In this blog entry, allow me, your hip, non-hipster, gardener a little rant concerning all things pollinator.
There is much emphasis in gardening publications, research and landscape marketing on bee-friendly plants, with the overwhelming message being: plant a bee and butterfly garden and save the honey bees! The public outcry certainly has merit, as we all know about the plight the honey bee is having world-wide. Many of our food crops are heavily dependent upon the honey bee to complete their life cycle. Our dependence upon this species is in part due to the fact that we imported whole food systems from the old world, where the honey bee and domesticated crops developed interdependent relationships over a long stretch of time. Now, with the honey bee population at risk, we are suddenly interested in helping our native bee species, totally ignored by the vast majority of us until now. Seems a little self serving does it not? Perhaps. However, we are helping out other species while securing our own food resources.
Despite all these good messages, I want to put in a word for those other, less popular, pollinators out there, ones that do not necessarily benefit us directly (bees) or are not beautiful/flashy to the human eye (butterflies) like say beetles, flies, wasps and more. These little guys and gals (or if you are an aphid it’s guy one moment and gal the next), along with bees and butterflies, are critical cross pollinators for some thirty percent of human food crops and ninety percent of wild plant species, according to a 2011 NRDC report.
There is whole bevy of little critters out there we could be linking up with in addition to bees and butterflies just by the type of plants we plant in our garden and how the garden is designed. These critters have developed many connections with the plant species native to the area. They practically grew up together. As we alter their habitat, they will need a hand up too. Doug Tallamy puts it well in his now well respected book Bringing Nature Home. The more linkages a habitat has, the more resilient to change it will be, and this will bear on our food systems.
If you are thinking of planting a bee and butterfly garden this summer, especially one that comes as a kit, do a little homework please. Many of these kits only stock nectar sourcing plants for adult butterflies, but lack host species for butterfly larvae. Someone needs to support the very hungry caterpillar, support the whole life cycle. Adult monarchs feed on any a number of nectar supplying flowers, but need milkweed species to complete their life cycle. It takes several generations over the course of the season to reach their northernmost points in their annual migration. They eat and breed all the way along their annual trip (does not sound like a bad time to me). Be sure to include such species in your plans. But perhaps instead of planting just a bee and butterfly garden full of nectar-only species, often including non-native and semi-invasive species like Buddleja, try just planting a garden supporting a vast array of wildlife, including pollinators. Utilize your garden edges, seeking opportunities to plug in some wildness, opportunities to accommodate some different species needs for food, water, shelter and a place to raise a brood. For example, I would encourage home gardeners to clear a bit of mulch away, exposing some bare soil for those native ground dwelling bees in a nice quiet part of the garden where their seasonal coming and goings will not disturb any one. Even more importantly, plant a biodiverse garden. Plant diverse species, flower colors and shapes, diverse plant types, herbaceous as well as trees and shrubs (Yes trees and shrubs are important in the bee/butterfly garden too). Value biodiversity. Value those other insects who are pulling their ecological weight.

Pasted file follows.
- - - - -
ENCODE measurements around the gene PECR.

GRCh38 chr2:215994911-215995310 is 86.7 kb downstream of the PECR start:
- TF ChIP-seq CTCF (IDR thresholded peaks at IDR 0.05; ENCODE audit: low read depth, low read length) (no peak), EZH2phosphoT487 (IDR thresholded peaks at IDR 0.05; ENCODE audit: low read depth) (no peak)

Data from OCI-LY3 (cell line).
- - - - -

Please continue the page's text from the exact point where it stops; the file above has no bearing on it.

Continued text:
Horticulture and Facilities Manager